'(c) That all of the allegations of said Frank Costello and his said witnesses, as set forth in the preceding subparagraph, were false and untrue as more particularly appears hereinafter.
'(I) The said Frank Costello had assumed and used the name Frank Saverio, and under that name had been convicted on March 12, 1915 of carrying a concealed and deadly weapon and had been sentenced to sefve one year in the penitentiary.
'(II) The said Frank Costello had in addition been arrested for crime on May 8, 1908 and October 19, 1912.
'(III) On May 1, 1925, and during the preceding five years, the said Frank Costello's principal occupation was gambling and illicit traffic in liquor in violation of the 18th Amendment to the Constitution and of the laws of the United States and the several states.
'(IV) During the period from May 1, 1920 to September 10, 1925, the said Frank Costello failed to file Federal and State income tax returns and failed to pay Federal and State income taxes, although he knew he was liable therefor.
'(V) During the period from May 1, 1920 to September 10, 1925, the said Frank Costello was not attached to the principles of the Constitution of the United States.
'(VI) When he took the oath of allegiance, the said Frank Costello did not intent to support and defend the Constitution and laws of the United States and bear true faith and allegiance to the same, but on the contrary intended to continue in the illicit traffic in liquor in violation of the Constitution and laws of the United States.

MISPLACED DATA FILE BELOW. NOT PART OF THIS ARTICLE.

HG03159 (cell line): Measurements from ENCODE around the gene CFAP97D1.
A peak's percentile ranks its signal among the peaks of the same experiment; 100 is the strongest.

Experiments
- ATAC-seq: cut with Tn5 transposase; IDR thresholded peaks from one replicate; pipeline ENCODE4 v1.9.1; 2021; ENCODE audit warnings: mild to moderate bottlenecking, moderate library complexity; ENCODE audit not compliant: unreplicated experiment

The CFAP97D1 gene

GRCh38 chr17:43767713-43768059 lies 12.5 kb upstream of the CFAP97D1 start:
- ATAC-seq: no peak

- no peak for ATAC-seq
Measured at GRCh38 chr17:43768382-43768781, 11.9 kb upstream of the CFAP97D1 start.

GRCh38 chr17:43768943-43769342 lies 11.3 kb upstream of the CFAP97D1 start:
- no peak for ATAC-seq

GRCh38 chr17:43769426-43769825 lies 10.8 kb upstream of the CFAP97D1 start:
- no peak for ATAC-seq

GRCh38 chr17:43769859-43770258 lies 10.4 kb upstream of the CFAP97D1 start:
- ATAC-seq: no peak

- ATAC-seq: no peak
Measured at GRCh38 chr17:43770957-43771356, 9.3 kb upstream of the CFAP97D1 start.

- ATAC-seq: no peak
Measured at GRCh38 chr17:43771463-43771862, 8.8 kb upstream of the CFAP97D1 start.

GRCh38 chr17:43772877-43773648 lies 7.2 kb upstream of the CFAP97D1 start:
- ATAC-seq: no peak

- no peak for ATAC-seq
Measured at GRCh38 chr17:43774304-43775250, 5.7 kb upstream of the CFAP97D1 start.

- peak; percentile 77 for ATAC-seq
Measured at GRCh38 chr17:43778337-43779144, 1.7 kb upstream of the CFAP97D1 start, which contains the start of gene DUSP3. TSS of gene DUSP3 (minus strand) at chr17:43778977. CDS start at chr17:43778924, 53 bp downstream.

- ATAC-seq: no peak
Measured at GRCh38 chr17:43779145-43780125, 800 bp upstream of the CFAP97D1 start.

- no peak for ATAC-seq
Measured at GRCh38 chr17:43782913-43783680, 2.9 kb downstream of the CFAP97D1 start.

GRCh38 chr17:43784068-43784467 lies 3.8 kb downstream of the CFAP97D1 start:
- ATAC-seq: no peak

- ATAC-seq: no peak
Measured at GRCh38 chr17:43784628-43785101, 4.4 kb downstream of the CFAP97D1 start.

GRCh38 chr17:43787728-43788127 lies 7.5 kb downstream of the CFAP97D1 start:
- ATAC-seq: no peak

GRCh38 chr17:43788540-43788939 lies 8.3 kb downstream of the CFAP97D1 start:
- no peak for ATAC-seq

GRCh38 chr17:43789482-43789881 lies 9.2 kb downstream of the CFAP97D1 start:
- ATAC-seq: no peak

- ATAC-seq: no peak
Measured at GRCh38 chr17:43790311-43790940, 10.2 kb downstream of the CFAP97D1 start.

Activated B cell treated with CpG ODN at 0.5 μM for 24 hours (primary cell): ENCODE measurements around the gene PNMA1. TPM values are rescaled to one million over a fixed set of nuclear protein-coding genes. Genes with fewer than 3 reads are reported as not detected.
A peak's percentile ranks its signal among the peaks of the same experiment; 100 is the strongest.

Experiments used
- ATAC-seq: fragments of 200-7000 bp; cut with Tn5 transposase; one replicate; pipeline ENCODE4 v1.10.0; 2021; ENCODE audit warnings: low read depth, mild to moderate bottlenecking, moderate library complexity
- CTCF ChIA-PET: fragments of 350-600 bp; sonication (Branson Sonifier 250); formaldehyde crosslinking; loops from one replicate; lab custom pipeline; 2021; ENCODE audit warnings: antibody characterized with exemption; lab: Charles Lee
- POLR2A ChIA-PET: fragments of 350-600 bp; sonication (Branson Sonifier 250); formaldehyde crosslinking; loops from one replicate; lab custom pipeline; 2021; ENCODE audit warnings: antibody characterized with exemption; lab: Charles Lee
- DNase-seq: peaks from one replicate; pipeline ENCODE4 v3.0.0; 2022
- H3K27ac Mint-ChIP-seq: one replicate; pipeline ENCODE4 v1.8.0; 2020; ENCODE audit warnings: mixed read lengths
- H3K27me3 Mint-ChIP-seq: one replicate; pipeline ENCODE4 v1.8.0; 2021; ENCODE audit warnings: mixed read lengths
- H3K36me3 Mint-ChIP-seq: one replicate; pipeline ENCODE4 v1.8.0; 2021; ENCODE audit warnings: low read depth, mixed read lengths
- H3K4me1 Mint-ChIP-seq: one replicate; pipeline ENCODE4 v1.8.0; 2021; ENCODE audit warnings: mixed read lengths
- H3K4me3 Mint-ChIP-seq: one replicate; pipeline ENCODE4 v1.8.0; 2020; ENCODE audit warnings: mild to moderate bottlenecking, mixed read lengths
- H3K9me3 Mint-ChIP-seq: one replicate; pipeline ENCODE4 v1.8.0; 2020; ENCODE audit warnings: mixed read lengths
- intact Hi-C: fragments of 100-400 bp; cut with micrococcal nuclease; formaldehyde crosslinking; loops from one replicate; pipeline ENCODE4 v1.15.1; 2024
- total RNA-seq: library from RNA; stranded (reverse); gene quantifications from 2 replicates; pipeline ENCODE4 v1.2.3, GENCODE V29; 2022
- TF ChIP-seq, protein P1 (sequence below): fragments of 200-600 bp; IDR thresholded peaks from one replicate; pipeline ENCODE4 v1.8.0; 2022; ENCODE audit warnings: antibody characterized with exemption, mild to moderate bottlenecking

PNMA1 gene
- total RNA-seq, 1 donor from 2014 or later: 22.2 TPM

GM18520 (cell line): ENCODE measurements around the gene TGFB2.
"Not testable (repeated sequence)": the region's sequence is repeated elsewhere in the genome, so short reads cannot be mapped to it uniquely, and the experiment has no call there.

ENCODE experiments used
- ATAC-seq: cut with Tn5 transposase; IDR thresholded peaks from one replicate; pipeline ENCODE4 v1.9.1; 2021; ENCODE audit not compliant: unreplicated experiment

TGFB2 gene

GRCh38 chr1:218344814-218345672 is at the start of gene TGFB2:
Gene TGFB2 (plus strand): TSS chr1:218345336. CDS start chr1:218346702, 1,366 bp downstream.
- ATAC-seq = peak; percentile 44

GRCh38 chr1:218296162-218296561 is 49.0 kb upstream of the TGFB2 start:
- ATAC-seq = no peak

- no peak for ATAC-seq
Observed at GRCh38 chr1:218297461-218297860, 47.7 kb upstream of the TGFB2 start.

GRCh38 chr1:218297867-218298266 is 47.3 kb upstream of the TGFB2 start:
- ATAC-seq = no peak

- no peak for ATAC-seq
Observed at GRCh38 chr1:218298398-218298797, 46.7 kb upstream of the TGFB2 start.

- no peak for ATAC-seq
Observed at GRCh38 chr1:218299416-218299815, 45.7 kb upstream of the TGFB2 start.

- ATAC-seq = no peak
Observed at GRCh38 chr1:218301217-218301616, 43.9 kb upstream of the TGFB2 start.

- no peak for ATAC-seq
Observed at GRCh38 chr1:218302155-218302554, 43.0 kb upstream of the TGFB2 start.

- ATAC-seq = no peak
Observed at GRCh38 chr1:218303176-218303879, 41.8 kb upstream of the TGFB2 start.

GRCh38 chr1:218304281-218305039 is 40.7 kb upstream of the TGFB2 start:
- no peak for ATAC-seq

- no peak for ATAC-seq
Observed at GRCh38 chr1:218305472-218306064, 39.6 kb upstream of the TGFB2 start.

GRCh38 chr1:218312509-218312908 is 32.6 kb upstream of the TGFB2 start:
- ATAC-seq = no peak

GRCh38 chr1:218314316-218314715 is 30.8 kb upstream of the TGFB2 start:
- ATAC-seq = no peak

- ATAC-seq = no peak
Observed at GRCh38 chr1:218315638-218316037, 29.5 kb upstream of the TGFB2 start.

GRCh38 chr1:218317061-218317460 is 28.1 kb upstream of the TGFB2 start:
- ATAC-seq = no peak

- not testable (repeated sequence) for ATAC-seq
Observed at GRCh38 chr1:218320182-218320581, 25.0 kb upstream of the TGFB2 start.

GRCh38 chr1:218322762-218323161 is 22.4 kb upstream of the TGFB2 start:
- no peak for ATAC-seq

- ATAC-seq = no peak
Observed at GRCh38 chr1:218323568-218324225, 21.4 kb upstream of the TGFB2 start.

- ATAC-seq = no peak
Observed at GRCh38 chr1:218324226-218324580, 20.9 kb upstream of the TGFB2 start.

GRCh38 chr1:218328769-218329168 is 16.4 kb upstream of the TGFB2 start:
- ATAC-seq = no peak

'(VII) The two witnesses who executed the affidavits and testified in support of the naturalization petition of the said Frank Costello were not credible witnesses. Each witness was then engaged, as his principal occupation, in the illicit traffic in liquor in concert with the said Frank Costello. Each witness then knew that the said Frank Costello had not been and was not then a person of good moral character, attached to the principles of the Constitution of the United States or well disposed to the good order and happiness of the United States. Each witness then knew that the said Frank Costello had not behaved as a person of good moral character and that the said Frank Costello was not qualified to be admitted a citizen of the United States.'
All of those allegations are sufficiently concrete and detailed except those which deal with the state of mind of defendant and his witnesses. There circumstantial evidence to substantiate the conclusions as to state of mind should have been alleged.
I have said enough to demonstrate that the complaint should not be dismissed for insufficiency of the affidavit of good cause. The question whether allegations in the affidavit should be stricken as making charges against defendant unsupported by evidentiary details is not before me. Nor is the question whether evidence in support of such allegations should be admitted on the trial.